Piscataquis Observer opinion piece focuses on ticks, Dill’s radio show appearance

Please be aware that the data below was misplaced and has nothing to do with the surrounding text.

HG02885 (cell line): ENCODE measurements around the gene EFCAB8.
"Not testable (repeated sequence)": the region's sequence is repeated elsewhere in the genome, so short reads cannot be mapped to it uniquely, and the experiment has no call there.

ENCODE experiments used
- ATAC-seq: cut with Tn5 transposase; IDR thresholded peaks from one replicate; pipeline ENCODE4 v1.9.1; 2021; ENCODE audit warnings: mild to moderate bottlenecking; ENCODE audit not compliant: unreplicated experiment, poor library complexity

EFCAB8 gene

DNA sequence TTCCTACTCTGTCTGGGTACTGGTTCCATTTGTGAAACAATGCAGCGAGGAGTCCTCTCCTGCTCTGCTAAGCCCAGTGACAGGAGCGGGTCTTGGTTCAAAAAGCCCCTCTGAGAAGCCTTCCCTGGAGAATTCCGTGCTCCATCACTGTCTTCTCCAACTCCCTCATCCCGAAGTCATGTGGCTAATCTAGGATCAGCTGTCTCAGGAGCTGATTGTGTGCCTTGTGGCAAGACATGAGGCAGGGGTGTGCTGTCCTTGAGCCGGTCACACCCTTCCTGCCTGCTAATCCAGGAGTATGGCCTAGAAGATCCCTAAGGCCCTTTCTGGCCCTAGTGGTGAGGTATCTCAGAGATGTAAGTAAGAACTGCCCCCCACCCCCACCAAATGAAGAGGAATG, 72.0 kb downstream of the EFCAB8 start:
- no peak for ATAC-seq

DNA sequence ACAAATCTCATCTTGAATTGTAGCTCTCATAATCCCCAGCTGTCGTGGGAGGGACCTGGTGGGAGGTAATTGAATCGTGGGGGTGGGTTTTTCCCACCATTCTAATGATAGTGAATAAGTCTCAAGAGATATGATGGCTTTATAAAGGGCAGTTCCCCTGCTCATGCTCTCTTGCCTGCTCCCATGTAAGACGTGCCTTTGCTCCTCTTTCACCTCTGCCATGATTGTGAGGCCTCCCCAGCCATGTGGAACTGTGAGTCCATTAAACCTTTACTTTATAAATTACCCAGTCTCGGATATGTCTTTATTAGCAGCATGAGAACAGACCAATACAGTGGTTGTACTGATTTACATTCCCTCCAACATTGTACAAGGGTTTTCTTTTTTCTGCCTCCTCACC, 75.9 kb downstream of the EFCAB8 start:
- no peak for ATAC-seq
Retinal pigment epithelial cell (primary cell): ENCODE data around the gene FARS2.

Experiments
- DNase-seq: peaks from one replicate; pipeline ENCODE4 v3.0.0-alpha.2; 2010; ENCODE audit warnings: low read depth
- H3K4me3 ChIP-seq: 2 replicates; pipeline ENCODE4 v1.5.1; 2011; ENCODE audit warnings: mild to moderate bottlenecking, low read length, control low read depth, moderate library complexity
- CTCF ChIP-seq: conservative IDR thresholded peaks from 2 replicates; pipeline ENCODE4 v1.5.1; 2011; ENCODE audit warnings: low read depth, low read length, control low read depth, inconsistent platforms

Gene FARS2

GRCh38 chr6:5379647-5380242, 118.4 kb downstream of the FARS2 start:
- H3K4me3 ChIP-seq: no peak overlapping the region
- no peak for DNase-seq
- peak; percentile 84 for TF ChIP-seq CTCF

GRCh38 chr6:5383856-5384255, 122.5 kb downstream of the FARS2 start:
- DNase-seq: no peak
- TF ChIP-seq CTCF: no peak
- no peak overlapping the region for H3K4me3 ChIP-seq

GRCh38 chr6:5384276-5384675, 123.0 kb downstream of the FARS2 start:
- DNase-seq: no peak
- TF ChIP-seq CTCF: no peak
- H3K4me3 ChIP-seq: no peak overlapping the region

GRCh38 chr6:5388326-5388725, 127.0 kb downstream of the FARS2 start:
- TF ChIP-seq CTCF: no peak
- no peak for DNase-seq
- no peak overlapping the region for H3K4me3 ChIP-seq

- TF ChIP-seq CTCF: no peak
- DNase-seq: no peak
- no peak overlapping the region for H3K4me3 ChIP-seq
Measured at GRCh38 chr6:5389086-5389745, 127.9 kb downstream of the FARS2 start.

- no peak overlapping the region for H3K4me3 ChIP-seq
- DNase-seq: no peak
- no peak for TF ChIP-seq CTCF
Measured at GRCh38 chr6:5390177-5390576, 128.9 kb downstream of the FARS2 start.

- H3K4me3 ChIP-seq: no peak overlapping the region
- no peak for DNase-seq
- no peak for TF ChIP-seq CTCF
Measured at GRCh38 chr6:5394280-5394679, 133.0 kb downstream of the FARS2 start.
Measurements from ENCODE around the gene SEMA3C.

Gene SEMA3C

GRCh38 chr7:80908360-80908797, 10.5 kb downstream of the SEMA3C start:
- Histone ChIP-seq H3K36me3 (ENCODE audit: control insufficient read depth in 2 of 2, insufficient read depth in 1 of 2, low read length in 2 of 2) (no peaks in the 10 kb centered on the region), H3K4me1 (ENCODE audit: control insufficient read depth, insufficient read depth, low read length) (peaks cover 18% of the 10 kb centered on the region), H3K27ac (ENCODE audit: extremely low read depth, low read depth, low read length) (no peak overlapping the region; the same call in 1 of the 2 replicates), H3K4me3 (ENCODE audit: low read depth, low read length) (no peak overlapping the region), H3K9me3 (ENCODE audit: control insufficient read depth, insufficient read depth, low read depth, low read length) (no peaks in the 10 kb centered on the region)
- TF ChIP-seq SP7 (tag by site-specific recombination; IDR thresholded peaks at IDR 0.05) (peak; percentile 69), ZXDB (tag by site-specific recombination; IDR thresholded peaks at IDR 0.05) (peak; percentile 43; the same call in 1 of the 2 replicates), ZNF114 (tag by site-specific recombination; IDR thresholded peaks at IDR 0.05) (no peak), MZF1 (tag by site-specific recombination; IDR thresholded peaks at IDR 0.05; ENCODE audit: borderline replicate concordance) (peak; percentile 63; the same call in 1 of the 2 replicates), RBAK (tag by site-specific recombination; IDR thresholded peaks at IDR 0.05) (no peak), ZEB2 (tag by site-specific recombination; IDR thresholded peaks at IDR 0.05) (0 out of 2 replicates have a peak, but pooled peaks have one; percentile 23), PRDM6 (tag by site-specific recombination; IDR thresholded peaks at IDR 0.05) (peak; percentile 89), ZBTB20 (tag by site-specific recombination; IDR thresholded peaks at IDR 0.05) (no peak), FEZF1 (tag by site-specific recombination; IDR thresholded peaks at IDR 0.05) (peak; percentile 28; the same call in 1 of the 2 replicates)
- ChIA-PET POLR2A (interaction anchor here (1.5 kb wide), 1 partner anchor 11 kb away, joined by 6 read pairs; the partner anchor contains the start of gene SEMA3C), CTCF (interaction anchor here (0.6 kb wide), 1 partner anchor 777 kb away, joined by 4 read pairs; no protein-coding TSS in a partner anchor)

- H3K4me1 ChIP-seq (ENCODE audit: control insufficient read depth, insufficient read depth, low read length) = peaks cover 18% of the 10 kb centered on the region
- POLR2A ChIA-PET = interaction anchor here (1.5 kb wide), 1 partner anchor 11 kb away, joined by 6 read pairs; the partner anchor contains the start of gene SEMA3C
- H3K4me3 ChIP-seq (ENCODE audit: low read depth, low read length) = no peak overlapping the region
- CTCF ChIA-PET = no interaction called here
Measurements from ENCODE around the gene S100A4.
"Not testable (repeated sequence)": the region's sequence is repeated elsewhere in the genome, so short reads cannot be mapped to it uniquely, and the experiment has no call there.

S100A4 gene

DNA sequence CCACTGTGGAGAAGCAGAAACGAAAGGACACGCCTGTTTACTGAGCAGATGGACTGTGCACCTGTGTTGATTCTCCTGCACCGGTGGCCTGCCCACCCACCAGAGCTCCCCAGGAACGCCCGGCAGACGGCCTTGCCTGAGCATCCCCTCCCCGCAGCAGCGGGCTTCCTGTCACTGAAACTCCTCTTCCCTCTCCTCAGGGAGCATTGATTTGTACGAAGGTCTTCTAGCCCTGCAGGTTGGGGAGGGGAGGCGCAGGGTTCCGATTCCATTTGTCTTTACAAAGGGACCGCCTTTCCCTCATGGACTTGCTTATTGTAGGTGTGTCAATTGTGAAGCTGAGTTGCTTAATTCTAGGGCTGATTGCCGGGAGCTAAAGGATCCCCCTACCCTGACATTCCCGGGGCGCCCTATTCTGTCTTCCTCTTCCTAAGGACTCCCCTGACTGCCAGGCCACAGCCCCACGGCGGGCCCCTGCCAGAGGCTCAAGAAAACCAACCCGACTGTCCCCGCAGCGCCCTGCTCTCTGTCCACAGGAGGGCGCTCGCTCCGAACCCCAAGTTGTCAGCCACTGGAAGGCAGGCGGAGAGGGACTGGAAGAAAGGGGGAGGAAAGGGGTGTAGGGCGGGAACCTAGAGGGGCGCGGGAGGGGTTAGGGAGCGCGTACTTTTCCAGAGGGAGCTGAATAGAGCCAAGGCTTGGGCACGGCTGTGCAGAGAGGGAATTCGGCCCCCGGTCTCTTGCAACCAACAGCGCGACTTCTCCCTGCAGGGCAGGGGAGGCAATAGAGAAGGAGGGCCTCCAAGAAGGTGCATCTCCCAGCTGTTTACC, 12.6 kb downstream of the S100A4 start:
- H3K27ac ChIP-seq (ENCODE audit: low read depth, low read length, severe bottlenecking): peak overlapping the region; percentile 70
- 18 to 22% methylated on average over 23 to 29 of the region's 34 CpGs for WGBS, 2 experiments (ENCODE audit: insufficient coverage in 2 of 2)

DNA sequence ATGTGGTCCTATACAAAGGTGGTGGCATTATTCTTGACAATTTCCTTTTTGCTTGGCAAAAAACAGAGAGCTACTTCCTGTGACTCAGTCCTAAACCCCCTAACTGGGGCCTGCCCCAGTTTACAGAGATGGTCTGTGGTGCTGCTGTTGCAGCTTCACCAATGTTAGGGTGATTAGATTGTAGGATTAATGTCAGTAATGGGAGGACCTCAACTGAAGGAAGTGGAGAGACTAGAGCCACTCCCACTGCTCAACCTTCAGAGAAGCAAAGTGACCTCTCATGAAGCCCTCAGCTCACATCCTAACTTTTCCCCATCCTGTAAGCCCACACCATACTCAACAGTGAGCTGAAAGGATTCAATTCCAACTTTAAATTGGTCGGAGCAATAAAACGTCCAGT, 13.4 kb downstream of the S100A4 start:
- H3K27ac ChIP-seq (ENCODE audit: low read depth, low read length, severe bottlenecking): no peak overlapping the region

An opinion piece in The Piscataquis Observer focused on a recent appearance and discussion of ticks by Jim Dill, a pest management specialist with University of Maine Cooperative Extension, on the “Maine Outdoors” radio show on The Voice of Maine News-Talk Network. According to the piece written by the show’s host, the takeaways of Dill’s appearance are that while there were 1,500 documented cases of Lyme disease in Maine last year, the Centers for Disease Control and Prevention estimates the actual number is at least 10 times that; that deer ticks also can transmit babesiosis and anaplasmosis; that these diseases can be transmitted in a window less than the 36–58 hours it takes to transmit Lyme; and that ticks do not jump onto people but cling to plants and wait for a potential host to brush up against them. Checking for ticks after being outdoors and spraying clothing with an insect repellent containing permethrin can reduce the risk of being bitten by a tick, the article states. Dill said on the show that only 10–20 percent of deer ticks in central, Down East and northern Maine carry these debilitating diseases, though the percentage is higher in southern Maine. Testing of ticks for diseases can be helpful in clarifying what, if any, treatments should be given to a person who has been bitten by a tick. The piece mentioned UMaine Extension’s Tick Lab will offer tick testing for a modest fee beginning in January. The Sun Journal also published the article.